It’s almost twenty years since sustainability became a key priority at Willmott Dixon.
Back then, our mission was to do less harm and we focussed primarily on environmental impacts. Community investment formally became part of our sustainable development work in 2011.
While the challenges of driving change and capturing performance were huge in those days, the areas of focus – carbon, waste, water and community investment – were relatively straightforward.
Now, it’s a lot more complicated. The more we’ve learned, the more we’ve come to realise that we can’t look at any aspect of sustainability in isolation, because everything is connected.
For example, these days, constructing sustainable buildings involves embracing digital technologies. It means engaging our customers to work out the very best solutions, and then working with our supply chain partners to ensure that we have the most sustainable designs, ethical products and exemplary workmanship. It means adopting a ‘right first time’ approach. It means learning lessons from what we have done and applying them on the next project, so we keep improving.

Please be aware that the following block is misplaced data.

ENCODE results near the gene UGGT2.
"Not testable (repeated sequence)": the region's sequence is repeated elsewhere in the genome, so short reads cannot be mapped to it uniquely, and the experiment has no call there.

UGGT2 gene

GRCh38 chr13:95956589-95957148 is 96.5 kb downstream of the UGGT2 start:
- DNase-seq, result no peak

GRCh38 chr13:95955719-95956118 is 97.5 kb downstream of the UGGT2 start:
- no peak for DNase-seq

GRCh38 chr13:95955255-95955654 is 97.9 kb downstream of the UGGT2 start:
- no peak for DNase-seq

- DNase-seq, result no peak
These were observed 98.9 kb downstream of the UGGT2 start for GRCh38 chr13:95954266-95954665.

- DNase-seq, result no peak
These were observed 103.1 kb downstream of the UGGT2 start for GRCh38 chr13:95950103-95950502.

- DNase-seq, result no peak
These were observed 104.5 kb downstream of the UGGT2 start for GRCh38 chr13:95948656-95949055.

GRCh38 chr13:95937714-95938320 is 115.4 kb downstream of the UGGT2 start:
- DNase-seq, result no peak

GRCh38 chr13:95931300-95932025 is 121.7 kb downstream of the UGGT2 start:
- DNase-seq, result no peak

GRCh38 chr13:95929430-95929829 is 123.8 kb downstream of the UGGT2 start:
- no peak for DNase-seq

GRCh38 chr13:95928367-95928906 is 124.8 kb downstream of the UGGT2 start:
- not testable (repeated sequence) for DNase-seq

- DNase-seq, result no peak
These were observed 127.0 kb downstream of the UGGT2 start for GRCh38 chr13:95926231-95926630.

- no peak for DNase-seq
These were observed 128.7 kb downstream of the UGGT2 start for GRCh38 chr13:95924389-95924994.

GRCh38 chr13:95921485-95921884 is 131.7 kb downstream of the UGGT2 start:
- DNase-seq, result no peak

This means that in order to construct sustainable buildings, our business needs teams which are reflective of the communities we serve, the right people with the right skills, and a culture that encourages collaboration and innovation.
You can see why it’s so hard to know where sustainability ends and good business practice begins.
As traditional sustainable business practices become embedded in companies’ systems and processes, the term ‘sustainability’ is becoming increasingly redundant. For years, sustainability professionals have been saying that if they are successful, they will do themselves out of a job. So does that mean that the era of the sustainability professional is over?
In my view, our role has never been more important. It’s just that it’s evolving. These days, sustainability teams are focussing more and more on mitigating future risks, realising new and exciting opportunities for growth, and driving innovation. So yes, we still need to be experts. But we also need to be leaders, teachers, diplomats, story-tellers, behavioural change experts – and provocateurs.
When I first started work, the role of sustainability professional didn’t even exist. And in another 10 or 20 years, who knows where it will go, or what we will be doing?
The term sustainability may be dead. But the rapid social, technological and environmental changes coming our way mean that the skillsets of sustainability professionals will be in demand like never before.